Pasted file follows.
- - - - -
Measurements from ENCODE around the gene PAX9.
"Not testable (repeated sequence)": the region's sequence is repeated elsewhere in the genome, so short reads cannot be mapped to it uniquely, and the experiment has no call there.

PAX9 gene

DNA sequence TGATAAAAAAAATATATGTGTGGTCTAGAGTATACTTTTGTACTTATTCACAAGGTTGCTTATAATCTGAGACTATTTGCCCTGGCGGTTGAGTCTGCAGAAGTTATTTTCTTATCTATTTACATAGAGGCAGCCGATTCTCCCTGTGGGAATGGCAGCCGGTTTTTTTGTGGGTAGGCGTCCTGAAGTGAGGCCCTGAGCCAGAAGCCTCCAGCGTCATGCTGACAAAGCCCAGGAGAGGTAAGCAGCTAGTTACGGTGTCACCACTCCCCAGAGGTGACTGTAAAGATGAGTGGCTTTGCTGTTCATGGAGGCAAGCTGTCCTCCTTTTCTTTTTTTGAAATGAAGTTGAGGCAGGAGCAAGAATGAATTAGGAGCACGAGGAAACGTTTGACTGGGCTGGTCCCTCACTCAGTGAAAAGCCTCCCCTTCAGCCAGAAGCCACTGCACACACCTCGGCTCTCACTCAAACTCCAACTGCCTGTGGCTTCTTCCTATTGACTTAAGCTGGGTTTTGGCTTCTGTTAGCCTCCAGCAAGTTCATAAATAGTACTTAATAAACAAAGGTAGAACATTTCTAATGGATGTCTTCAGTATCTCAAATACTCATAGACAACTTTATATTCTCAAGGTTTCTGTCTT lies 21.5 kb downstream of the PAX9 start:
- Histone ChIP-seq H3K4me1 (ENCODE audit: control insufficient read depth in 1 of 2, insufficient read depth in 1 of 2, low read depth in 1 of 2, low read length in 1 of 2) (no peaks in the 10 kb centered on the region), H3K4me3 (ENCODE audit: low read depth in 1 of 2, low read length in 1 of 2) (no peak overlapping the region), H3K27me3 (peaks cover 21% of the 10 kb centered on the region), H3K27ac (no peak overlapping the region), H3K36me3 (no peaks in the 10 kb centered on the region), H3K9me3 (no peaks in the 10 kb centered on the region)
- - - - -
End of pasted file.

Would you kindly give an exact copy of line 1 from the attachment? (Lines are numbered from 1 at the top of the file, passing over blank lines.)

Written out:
Measurements from ENCODE around the gene PAX9.